November 16, 2015
If we had a public relations department, they’d be ballistic right now.
There’s a two-year campaign underway to fill the Leader of the Free World position for four years, at a critical time in human history. A radical Islamic terror group is attacking Western Civilization at-will, and producing massive casualties. Christians around the globe are being marginalized and martyred, while – in America – we’re focused on what’s really important: the paper cups at Starbucks, leading up to Christmas. It’s a PR nightmare for the Christians in America.
The attack on Starbucks has been masterminded by one Joshua Feuerstein – “an American evangelist, internet and social media personality,” according to his personal website – whose YouTube rant against America’s coffee giant has created a firestorm. He lives in Arizona, but has fired “the shot heard round the world” at the green umbrellas found on 12,218 corners around the country.
His issue: the cups at Starbucks, leading into Christmas, are red; the reindeer/snowflakes/Santa graphics of past years have given way to a simple deep-red-colored theme, with the Starbucks logo the only “art.” Feuerstein’s issue: the plain cup constitutes Starbucks “taking the Christ out of Christmas.”
I’m sitting at Starbucks in San Diego – unbowed, before sun-up, on Monday morning – drinking their special “Christmas Blend” out of one of those red cups. The whole store has been “red-ized,” creating a holiday vibe for their retail sales leading up to year-end. Howard Schultz – founder/CEO of Starbucks – isn’t an “evangelist” from Arizona; he’s a Jewish businessman from Brooklyn whose coffee concept – creating “the Third Place” for people to stop between home and work, to caffeinate and socialize – has become a generational fixture.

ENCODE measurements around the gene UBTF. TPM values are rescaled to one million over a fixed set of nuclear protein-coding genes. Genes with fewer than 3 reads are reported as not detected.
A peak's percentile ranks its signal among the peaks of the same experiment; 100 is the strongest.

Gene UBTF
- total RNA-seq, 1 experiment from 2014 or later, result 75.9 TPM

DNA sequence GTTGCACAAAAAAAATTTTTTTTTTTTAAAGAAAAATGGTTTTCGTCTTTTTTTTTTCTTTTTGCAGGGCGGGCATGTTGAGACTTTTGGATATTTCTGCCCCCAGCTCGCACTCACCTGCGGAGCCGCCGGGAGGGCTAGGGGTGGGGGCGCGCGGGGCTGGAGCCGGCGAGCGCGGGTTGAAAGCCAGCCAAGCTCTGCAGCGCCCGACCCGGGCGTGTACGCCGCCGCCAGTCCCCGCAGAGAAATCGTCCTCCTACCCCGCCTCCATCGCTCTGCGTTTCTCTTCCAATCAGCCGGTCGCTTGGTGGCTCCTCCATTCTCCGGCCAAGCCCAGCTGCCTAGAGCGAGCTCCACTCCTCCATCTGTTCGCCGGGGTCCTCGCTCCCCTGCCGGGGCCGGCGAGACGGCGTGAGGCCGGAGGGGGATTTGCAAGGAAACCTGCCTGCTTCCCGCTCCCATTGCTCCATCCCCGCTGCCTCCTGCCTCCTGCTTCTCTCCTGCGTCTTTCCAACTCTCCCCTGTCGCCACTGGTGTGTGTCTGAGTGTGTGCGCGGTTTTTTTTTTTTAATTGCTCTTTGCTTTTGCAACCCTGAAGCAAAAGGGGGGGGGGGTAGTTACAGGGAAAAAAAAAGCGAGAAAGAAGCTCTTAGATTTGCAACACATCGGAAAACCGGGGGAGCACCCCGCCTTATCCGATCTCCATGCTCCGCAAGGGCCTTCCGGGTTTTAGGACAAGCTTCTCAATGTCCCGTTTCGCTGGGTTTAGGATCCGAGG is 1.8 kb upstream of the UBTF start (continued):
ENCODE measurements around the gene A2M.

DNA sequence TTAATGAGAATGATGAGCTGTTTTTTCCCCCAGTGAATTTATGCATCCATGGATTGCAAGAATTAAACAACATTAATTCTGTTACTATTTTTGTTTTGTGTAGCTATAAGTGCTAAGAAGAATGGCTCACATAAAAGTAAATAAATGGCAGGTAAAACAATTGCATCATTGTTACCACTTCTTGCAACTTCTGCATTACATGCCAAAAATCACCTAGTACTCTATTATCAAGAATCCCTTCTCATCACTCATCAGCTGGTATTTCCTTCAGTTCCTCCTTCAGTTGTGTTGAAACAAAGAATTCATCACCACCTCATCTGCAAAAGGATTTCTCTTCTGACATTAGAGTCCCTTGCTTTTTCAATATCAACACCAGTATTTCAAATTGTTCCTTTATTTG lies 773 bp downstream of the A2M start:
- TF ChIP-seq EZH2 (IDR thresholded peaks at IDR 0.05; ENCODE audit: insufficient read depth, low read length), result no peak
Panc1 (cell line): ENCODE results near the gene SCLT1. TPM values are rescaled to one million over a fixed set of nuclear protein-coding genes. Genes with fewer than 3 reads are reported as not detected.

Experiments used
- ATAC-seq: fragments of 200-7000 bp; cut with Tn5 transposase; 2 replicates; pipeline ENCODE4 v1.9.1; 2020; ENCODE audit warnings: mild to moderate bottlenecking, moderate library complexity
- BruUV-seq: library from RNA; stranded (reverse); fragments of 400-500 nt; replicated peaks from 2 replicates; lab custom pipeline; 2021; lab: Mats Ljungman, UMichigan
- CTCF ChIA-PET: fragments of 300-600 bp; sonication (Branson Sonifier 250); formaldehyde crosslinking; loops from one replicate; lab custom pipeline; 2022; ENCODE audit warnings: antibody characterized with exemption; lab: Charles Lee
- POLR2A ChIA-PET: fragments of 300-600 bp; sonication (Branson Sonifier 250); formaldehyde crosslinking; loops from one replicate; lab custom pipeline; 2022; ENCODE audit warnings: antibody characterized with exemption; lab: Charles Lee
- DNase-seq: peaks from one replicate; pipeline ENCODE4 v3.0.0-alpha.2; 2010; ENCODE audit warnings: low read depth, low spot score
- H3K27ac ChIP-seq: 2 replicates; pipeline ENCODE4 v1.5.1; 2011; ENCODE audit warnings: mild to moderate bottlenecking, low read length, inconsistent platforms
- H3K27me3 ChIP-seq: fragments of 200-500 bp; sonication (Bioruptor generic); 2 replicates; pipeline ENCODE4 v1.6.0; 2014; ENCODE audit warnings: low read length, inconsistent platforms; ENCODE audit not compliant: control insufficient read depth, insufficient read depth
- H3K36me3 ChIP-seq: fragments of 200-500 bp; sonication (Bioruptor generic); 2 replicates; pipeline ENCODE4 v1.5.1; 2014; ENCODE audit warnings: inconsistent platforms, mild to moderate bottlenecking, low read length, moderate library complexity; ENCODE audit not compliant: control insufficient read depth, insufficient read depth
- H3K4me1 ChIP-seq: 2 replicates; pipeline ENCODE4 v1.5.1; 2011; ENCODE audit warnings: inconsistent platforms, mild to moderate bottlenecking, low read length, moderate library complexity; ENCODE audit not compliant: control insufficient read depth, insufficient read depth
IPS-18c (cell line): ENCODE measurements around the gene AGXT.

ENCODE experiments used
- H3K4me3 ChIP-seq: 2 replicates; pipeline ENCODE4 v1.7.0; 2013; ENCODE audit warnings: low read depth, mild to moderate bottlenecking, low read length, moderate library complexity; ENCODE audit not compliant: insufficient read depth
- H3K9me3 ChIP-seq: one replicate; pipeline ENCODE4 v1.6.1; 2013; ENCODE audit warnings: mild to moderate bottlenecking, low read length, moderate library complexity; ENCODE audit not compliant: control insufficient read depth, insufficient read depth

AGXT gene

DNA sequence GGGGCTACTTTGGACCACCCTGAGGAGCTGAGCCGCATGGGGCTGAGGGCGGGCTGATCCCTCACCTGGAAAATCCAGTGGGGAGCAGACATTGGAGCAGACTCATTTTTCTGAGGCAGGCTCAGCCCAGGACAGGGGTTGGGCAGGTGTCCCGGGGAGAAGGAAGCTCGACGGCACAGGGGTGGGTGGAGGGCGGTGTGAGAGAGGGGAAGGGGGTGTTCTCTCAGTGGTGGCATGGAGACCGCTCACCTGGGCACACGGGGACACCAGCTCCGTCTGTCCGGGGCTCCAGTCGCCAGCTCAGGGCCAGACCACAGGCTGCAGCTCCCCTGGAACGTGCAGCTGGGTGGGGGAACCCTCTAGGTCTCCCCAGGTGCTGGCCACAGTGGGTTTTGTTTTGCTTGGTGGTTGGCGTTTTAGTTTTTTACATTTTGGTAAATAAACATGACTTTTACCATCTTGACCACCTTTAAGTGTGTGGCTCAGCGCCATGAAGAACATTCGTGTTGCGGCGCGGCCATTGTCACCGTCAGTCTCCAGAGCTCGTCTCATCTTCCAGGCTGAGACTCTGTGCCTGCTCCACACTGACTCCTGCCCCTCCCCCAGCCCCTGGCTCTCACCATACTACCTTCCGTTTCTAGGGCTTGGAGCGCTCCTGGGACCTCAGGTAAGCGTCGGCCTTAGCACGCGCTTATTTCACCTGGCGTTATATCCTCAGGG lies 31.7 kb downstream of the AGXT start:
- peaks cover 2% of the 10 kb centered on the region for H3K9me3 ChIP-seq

Do some web search on Feuerstein and you find some disturbing theological linkage; he has ties to Oneness Pentecostalism, which proposes that God does not exist in Three Persons – Father, Son, Holy Spirit, as orthodox faith holds – but rather has different “modes” of manifestation, sometimes portraying Himself as a Son, and sometimes as a Father… but, not being Three-in-One. This heresy goes back 1700 years to Rome, and a false teacher named Sabellius.
The Internet gives… and, the Internet takes away. Today, ministries like Global Media Outreach and The Jesus Film Project are using the web to reach behind enemy lines – into Muslim countries that are closed to all Christian missions, and have no above-ground churches – where men and women bound by a brutal, dominating Muslim culture are seeing Jesus in their sleep (see Tom Doyle’s book, Dreams and Visions: Is Jesus Awakening the Muslim World?) and coming to faith in waves that can only be understood to be a movement of God. The internet recruits ISIS terrorists, and provides a platform for Joshua Feuerstein’s rant.
I’m not counting on Starbucks to put the amazing message of the Incarnation on their coffee cups; I’m taking the responsibility for that, personally. I’ve had more opportunities to share the story of Jesus over coffee the last 20 years – at Starbucks – than I can count.
By the way: I made a human goof last week to some of my readers; a factual error that my editing process didn’t catch. I said that Veterans Day was coming up last Thursday… when, in fact, it was Wednesday (when I wrote last week’s Point of View, I was just-back from Israel, and was in a time-zone fog). Curious: we had more replies to that error, offering me correction, than we had inquiries about helping to scholarship veterans in The Master’s Program.
“The Word became flesh and made his dwelling among us. We have seen his glory, the glory of the one and only Son, who came from the Father, full of grace and truth” (John 1:14).